THE DAY Is An “Assembly Of Legends” – Maya Beiser, Wendy Whelan, Lucinda Childs, David Lang

THE DAY Trailer – Maya Beiser x Wendy Whelan x Lucinda Childs x David Lang

(Los Angeles) – UCLA’s Center for the Art of Performance (CAP UCLA) presents Maya Beiser/Wendy Whelan/Lucinda Childs/David Lang’s THE DAY on Friday, October 18 and Saturday, October 19, at 8 p.m. at Royce Hall. Tickets for $28–$99 are available now at, 310-825-2101, and the Royce Hall box office.

THE DAY, conceived by famed cellist Maya Beiser, should be considered an assembly of legends. A new music/dance work, THE DAY is an evening-length multisensory exploration danced by Wendy Whelan, choreographed by Lucinda Childs, with music by David Lang and recorded vocals, text and live cello performed by Maya Beiser.

Beiser describes Whelan, a beauty and power, as the only one who could fit her vision for this piece. Formerly with New York City Ballet for thirty years, Whelan is a celebrated ballerina across the world. Working with Lucinda Childs was a dream of both Beiser and Whelan and created what Beiser calls “magic.” Choreographer Lucinda Childs is a CAP alum: her Dance Company performed at Royce Hall in 2016.

Maya Beiser – ‘the day’

Pulitzer Prize-winning composer David Lang, a long-time friend to Beiser, created the musical compositions in order for THE DAY to be fully conceived. The two musical compositions are called the day and world to come. The first part takes the audience through themes of memory, aging, and death with the following prompt, “I remember the day.”

The second part focuses on the ideas of the soul leaving the body and what happens after you die. This second composition, actually composed first, was created during the devastating attack on the World Trade Center in 2001. Beiser, Whelan, Childs, and Lang created something truly spectacular. Through their collaboration and support, THE DAY graces the Royce Hall stage for its West Coast Premiere this October.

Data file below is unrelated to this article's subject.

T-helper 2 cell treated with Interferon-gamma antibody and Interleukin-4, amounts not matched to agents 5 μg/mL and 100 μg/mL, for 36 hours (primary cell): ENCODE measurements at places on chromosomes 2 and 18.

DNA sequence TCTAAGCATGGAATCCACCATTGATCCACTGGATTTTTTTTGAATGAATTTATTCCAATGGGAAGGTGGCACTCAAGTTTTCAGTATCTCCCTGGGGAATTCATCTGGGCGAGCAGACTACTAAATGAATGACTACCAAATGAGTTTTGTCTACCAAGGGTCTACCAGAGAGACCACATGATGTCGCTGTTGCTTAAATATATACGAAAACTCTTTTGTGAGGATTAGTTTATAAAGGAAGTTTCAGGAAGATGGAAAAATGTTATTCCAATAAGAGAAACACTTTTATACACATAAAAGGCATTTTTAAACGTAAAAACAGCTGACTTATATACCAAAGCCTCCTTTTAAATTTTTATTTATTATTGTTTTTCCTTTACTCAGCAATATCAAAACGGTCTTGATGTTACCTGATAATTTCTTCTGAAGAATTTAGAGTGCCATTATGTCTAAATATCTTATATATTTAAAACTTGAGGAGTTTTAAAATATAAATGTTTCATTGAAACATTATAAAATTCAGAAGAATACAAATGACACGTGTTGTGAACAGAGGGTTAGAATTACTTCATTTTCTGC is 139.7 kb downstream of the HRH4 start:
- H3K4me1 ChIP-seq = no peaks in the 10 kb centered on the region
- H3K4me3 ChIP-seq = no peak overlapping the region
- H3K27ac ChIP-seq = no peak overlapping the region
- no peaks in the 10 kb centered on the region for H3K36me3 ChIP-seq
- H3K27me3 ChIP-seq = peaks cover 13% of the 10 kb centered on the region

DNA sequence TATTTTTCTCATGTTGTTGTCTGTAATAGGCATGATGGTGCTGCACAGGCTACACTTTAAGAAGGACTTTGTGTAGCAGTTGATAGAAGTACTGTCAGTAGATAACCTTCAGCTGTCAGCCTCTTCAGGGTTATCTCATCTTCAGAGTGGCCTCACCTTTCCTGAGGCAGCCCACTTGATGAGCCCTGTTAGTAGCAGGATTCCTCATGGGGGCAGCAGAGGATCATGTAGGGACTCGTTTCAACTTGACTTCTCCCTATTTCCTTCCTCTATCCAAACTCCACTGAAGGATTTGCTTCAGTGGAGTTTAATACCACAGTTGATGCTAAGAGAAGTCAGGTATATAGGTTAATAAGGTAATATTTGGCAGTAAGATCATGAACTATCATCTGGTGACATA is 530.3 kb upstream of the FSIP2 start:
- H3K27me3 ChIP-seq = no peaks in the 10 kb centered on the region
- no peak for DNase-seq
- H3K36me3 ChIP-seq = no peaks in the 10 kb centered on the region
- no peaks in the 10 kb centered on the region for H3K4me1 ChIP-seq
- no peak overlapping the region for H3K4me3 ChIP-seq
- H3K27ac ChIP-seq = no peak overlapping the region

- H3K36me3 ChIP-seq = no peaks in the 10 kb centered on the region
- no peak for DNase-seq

Funds for the CAP UCLA presentation of THE DAY are provided in part by Deborah Irmas and the Merle & Peter Mullin Endowment for the Performing Arts.

Maya Beiser / Wendy Whelan / Lucinda Childs – LUMBERYARD Residency

Artists’ Websites: Maya Beiser|Wendy Whelan|Lucinda Childs|David Lang

About Maya Beiser

Avant-garde cellist and multifaceted artist Maya Beiser defies categories. Passionately forging a career path through uncharted territories, she has captivated audiences worldwide with her virtuosity, eclectic repertoire, and relentless quest to redefine her instrument’s boundaries. Praised by Rolling Stone as a “cello rock star,” she has been hailed by The New York Times for her “stirring emotional power,” while The Boston Globe described her as “a force of nature.”

Raised in the Galilee Mountains in Israel, surrounded by the music and rituals of Jews, Muslims, and Christians, while studying classical cello repertoire, Maya reinvents solo cello performance in the mainstream arena. She is a featured performer on the world’s most prestigious stages including Lincoln Center, Carnegie Hall, Brooklyn Academy of Music, The Kennedy Center, London’s Southbank Centre, Royal Albert Hall and the Barbican, Sydney Opera House, Beijing Festival, Barcelona’s L’auditori, Paris’ Cité de la Musique, and Stockholm’s Concert Hall.

Among the wide range of artists, she has collaborated with are Louis Andriessen, Brian Eno, Philip Glass, Tan Dun, Steve Reich, Shirin Neshat, Bill Morrison, Robert Woodruff, and Lucinda Childs.

About Wendy Whelan

Whelan began dance lessons at the age of three in her hometown of Louisville, Kentucky. At the age of 15, she moved to New York to continue her studies full time at the School of American Ballet. In 1984, she became an apprentice with New York City Ballet, joined the corps de ballet a year later, and was promoted to principal dancer in 1991.

She went on to spend 30 years at New York City Ballet, dancing virtually every major Balanchine role and working closely with Jerome Robbins on many of his ballets. She originated roles in over 50 new works, working with such luminary choreographers as William Forsythe, Twyla Tharp, Alexei Ratmansky, Christopher Wheeldon, Jorma Elo, Ullyses Dove, and Wayne MacGregor.

Her most notable choreographic collaboration was with Christopher Wheeldon. She created roles in 13 of his ballets – including Polyphonia, Liturgy and After the Rain. In 2008, she was nominated for an Olivier Award and a Critics Circle Award for her performances with his touring group, Morphoses – the Wheeldon Company.

A documentary film entitled Restless Creature: Wendy Whelan, was released in theaters across the country in 2017 and is now available on Netflix, iTunes and Amazon. The film recently won the Chita Rivera Award for Best Dance Documentary.

About Lucinda Childs